Yesterday, my daughter Sammi went under general anesthesia for the nineteenth time.
The surgery was minor compared to some of the others she’s faced, and I wasn’t worried about it going poorly, but the moment I stepped off the elevator into the hospital corridor leading to the Pediatrics ward, I felt something in the air settle on me and seep in. It was familiar, heavy and soft and warm. It had a smell — cleansers covering up disease — and a visible quality like steam just moments before it evaporates completely. I walked through yellowish, dim light, floors and walls an indeterminate shade of grey or green or beige. There’s a haze to the air, and a weight. I felt something gently pushing on the top of my head and my shoulders. Gravity is more powerful on a hospital ward.
I’d forgotten that.
Years ago, I was able to stare calmly at Sammi’s healing incision and assess, without wavering, whether it looked more healed than the day before, to wipe the weeping away from the wound and keep singing to her as I did it. I used to watch the plunger of the hypodermic needle and count down the amount of fluid in both my daughters’ vaccines for them. I could peer into their mouths at the bleeding holes left by teeth that just fell out and say not so bad. It was easy and painless for me.
Since Sammi’s cardiac surgery five years ago, though, something strange has happened to my body when it comes to medical challenges or even routine healthcare like shots and blood draws. I feel an odd weakness in my ankles when I watch a needle pierce the skin of my daughters’ arms. It’s worse when they ask me to tell them when the blood draw is almost done. When Sammi had a first surgery for this week’s issue last summer and asked me to look at the incision site, the blood rushed away from my ankles so quickly that I had to reach down and rub at them. The tingling spread to the tops of my feet. I can’t keep it from happening; it’s like nausea but in my ankles, or like I’m falling, but only one part of me.
I know this is a post-traumatic effect from too many years of things being wrong with my daughter’s body, of having to see and consider more parts of her than most parents ever do. I know in my bones that this sensation is not going to hurt me, not going to let me drop to the ground or get worse and travel up to my brain. It’s not a problem with a consequence. It’s just there, all the vitality leaving my ankles, separating my heart from the ground, removing my agency from the situation at hand.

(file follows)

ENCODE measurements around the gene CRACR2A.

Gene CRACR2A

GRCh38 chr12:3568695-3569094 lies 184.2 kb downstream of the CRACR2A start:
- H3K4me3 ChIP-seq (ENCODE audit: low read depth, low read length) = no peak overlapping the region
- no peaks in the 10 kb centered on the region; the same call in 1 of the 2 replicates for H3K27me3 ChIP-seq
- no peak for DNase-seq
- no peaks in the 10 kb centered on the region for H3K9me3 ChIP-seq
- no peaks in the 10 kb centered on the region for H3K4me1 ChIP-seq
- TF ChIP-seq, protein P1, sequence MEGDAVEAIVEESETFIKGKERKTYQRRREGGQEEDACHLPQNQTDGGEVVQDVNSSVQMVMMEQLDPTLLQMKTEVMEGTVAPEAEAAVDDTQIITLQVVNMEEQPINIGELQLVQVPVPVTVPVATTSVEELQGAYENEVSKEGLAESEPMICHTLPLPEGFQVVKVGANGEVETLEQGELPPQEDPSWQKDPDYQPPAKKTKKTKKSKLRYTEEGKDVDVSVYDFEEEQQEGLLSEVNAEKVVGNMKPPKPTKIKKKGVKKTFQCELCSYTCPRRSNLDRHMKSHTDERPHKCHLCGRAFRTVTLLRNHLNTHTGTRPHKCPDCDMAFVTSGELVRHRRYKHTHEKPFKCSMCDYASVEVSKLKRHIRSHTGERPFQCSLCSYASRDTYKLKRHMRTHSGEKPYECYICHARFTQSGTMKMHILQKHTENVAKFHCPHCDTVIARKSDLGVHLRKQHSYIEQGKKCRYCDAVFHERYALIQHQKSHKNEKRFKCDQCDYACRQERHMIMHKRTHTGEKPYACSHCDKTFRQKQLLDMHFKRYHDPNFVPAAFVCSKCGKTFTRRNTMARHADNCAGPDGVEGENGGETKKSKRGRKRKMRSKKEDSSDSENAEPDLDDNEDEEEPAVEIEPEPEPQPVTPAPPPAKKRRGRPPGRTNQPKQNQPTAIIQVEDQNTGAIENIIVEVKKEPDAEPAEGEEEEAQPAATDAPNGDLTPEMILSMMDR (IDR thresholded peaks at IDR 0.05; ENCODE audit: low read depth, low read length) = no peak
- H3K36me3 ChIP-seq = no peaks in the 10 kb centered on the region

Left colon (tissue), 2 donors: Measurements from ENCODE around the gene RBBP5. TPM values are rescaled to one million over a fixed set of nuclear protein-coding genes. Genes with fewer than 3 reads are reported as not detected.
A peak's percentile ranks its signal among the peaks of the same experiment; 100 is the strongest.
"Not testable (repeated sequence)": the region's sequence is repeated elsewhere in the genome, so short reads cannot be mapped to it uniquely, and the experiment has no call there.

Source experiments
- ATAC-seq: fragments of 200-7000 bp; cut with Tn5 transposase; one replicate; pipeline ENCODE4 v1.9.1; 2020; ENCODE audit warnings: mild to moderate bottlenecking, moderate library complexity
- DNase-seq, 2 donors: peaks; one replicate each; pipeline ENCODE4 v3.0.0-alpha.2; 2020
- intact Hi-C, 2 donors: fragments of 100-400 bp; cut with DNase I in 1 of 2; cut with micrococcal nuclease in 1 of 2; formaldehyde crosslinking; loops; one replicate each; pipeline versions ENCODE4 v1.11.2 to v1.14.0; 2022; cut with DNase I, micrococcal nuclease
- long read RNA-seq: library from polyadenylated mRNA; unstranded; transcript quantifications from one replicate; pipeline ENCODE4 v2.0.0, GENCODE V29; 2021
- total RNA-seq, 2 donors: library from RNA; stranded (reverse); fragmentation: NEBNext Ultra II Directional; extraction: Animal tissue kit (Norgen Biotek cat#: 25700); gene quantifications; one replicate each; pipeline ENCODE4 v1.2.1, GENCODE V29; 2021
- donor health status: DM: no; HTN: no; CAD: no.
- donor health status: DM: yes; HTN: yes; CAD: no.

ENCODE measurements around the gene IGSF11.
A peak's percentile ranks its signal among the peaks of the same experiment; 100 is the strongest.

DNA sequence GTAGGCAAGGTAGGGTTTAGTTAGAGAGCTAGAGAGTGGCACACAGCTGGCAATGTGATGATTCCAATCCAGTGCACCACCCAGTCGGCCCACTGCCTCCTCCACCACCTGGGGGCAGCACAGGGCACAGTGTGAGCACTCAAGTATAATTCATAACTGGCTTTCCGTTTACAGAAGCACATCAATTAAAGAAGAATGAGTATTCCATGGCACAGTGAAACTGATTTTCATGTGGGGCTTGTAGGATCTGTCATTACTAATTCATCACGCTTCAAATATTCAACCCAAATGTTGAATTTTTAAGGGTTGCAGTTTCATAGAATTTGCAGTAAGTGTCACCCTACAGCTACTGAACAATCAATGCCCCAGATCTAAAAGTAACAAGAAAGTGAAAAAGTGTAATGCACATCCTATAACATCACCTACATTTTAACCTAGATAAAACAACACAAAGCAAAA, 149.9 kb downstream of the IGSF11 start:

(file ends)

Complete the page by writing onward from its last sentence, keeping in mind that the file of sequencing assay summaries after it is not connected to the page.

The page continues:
Pay attention to me, says my body. This isn’t normal.
Years ago a woman I know with a daughter who struggled to eat told me she refused to let the doctors give that daughter an endoscopy. “It’s just too scary — general anesthesia!” she told me one afternoon, after I’d spent three years putting my daughter through a dozen of them. Privately, I judged that woman, her fear and her cowardice keeping her daughter from the medical attention she needed. Now, I’m not so sure. She wasn’t wrong to take the decision seriously. Is the lesson of the swirling, draining energy around my ankles that I have too-long normalized scenarios that should be treated with more horror, or more fear, or at least more reverence?
We spent the day after Sammi’s surgery yesterday cramped behind a curtain of the hospital room into which other patients drifted between their own surgeries. Fourteen years ago, she and I spent many nights here in her infancy, back and forth for her idiopathic breathing issues. At the side of her bed this time, I watched tv with her and tried to resist the urge to disconnect her IV and run, her body somehow carried on mine even with its weight making up almost two thirds of my own. I wanted to crawl out of my skin, and I wanted to stay put near the nurses and the medicine and the doctors on call, and I wanted to leave her there and go outside, and I wanted to climb into bed next to her. I wanted her to get better quickly so she could go home and then back to school, and I wanted her to stay small and needy so she’d reach for my hand and ask me for something I could get for her. I wanted in, and I wanted out.
The truth is that we are not built for scalpels and needles to pierce us. This isn’t right, and my sensations are all alarm bells. Unfortunately, these alarm bells sometimes go off during experiences we need to have despite them, and so the cliched advice to “sit with your feelings” applies here. I didn’t need to jump enthusiastically into acceptance, nor away into denial. There’s no jumping involved: just standing in the middle, dark canyons below, sirens blaring, to wait.
This has been a Finish the Sentence Friday post, hosted by Mardra of MardraSikora.com and Kristi Campbell of FindingNinee.com. The theme this week was “Jump,” with Tim Wright’s photo above as an inspiration.